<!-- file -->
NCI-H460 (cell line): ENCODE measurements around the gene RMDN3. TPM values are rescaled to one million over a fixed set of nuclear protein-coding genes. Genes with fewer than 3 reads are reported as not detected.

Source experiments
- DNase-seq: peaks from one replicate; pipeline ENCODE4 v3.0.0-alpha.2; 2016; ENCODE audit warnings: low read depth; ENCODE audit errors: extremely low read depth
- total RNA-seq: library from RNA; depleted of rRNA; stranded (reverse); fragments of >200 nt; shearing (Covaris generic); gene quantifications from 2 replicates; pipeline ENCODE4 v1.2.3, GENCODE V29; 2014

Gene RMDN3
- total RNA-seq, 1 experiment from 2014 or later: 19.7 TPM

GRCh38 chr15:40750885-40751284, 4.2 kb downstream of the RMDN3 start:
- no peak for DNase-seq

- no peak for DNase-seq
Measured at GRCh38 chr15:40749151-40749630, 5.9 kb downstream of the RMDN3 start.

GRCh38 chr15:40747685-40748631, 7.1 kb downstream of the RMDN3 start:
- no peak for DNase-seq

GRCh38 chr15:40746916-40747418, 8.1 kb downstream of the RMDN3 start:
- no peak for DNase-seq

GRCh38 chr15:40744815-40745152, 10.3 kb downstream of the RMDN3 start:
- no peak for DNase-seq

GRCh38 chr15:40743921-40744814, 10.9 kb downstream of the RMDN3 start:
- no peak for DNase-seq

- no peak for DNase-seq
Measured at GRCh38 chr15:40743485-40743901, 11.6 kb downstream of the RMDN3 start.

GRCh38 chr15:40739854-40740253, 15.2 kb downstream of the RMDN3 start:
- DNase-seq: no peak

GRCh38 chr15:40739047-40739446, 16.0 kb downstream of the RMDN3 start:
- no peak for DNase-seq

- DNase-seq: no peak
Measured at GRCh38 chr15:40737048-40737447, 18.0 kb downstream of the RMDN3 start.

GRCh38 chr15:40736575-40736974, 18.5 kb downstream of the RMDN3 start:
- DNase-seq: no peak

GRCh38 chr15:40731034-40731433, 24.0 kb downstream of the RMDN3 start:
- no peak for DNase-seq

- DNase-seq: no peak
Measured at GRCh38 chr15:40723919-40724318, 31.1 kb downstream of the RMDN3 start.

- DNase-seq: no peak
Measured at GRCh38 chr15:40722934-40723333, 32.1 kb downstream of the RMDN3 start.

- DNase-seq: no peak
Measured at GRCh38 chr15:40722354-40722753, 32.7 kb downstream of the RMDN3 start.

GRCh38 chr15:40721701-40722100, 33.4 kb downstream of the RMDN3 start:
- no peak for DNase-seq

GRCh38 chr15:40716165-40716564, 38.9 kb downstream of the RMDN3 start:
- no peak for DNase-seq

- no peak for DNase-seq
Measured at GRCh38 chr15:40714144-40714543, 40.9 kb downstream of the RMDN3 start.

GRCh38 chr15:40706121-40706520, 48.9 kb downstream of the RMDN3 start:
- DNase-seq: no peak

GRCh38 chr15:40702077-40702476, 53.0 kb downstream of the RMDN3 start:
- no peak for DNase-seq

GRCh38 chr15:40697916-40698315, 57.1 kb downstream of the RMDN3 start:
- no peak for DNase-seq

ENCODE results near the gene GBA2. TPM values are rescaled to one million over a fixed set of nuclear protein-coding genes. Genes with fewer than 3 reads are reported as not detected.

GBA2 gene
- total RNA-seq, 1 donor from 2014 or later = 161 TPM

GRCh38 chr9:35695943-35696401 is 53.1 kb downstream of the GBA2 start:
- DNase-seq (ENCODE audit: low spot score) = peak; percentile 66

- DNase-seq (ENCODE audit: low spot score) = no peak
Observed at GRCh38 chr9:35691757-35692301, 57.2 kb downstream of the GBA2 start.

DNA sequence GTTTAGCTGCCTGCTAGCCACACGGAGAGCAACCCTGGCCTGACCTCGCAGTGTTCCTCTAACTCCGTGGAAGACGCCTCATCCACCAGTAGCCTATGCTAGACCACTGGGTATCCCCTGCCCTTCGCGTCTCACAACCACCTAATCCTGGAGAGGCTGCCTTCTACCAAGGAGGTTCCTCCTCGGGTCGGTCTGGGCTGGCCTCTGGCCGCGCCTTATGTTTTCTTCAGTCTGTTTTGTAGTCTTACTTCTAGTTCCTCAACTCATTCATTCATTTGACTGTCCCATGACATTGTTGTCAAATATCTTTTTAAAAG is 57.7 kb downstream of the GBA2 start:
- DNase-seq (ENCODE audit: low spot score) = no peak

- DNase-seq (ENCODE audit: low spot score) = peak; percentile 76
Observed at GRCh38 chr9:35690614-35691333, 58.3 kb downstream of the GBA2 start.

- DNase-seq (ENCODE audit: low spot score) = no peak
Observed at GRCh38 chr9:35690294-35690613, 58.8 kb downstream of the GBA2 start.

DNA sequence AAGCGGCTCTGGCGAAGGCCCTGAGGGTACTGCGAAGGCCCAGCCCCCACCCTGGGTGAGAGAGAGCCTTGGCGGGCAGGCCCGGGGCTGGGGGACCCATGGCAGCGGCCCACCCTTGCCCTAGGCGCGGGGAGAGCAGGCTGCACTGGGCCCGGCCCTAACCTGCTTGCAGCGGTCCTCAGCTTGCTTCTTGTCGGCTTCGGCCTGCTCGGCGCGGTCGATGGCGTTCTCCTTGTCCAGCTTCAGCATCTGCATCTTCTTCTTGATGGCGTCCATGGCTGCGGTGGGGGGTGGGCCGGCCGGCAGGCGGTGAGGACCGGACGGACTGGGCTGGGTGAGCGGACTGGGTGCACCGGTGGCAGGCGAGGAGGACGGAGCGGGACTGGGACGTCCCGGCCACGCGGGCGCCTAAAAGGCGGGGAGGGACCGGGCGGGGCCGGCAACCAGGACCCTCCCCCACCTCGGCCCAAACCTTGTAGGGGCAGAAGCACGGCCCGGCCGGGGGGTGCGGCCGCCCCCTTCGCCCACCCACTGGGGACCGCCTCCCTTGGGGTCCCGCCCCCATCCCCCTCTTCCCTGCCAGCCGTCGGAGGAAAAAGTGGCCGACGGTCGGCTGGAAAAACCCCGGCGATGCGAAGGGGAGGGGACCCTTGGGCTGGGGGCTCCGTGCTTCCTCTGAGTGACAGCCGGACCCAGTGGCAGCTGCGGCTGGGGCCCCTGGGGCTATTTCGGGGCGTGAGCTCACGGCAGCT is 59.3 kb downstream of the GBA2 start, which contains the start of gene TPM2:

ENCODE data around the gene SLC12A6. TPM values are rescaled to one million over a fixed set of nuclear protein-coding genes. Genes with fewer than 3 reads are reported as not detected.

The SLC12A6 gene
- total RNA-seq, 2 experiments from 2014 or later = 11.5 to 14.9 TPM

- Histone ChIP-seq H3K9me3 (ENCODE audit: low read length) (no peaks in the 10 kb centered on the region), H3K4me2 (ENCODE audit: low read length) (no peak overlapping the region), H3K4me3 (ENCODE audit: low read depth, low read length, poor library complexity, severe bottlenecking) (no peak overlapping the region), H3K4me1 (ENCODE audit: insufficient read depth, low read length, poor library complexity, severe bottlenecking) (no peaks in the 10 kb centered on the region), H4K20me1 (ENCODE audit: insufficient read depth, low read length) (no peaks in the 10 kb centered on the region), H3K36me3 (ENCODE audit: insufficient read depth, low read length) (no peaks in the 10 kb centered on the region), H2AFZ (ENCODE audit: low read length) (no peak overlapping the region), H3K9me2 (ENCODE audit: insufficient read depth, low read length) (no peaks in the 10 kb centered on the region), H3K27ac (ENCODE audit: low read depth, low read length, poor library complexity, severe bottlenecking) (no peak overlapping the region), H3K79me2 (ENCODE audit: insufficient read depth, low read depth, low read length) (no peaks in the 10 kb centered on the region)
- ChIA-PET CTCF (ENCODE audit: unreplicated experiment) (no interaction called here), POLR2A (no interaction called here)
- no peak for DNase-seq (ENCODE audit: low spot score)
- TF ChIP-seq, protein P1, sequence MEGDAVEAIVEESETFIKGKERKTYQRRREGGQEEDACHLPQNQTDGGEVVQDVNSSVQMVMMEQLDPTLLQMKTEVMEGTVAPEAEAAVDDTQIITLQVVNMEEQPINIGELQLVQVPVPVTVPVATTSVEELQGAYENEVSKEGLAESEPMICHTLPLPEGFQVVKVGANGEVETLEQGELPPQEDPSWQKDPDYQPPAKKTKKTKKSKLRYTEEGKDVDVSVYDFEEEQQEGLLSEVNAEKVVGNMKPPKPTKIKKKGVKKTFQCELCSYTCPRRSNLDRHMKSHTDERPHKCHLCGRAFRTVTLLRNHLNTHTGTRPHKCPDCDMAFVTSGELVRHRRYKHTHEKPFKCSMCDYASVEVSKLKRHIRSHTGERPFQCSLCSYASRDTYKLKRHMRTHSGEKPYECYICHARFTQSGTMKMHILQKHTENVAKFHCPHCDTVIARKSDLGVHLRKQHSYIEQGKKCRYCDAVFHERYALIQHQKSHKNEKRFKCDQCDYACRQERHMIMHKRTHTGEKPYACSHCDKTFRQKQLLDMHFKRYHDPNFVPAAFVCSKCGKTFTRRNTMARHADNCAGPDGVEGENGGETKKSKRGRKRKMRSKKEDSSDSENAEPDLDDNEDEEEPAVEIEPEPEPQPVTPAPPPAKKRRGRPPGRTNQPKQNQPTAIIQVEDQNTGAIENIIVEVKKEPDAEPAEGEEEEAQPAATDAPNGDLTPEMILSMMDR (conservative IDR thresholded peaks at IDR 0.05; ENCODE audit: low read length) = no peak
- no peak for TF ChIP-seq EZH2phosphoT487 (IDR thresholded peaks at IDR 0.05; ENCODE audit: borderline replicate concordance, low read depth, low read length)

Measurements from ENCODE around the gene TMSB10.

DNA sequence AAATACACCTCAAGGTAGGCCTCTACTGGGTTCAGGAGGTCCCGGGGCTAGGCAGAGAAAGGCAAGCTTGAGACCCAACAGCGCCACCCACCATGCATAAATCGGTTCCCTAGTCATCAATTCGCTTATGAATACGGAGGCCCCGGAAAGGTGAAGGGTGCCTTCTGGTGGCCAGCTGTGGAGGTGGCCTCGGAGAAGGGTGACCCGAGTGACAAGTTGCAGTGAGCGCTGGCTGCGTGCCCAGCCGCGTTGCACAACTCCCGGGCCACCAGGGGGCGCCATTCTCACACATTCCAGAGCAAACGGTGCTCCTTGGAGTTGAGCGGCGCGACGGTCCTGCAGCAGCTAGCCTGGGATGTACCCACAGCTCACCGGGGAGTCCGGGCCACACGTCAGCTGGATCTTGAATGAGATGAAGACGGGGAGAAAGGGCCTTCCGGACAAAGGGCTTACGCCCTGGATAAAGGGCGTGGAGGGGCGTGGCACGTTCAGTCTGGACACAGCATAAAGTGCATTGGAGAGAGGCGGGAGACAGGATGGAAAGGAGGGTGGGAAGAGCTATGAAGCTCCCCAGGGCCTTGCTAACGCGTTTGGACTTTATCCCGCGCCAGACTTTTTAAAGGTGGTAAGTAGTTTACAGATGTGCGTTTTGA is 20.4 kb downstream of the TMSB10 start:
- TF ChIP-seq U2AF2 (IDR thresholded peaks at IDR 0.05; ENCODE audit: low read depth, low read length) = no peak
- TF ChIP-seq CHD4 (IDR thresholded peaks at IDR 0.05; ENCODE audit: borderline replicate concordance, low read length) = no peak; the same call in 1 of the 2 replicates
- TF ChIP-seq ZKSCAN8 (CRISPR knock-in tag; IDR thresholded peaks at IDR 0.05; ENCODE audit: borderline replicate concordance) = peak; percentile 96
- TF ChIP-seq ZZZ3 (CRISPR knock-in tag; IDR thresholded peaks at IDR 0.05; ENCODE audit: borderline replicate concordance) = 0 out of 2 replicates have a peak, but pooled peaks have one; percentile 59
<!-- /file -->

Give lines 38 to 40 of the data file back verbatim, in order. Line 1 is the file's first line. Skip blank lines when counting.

- no peak for DNase-seq

GRCh38 chr15:40716165-40716564, 38.9 kb downstream of the RMDN3 start:
- no peak for DNase-seq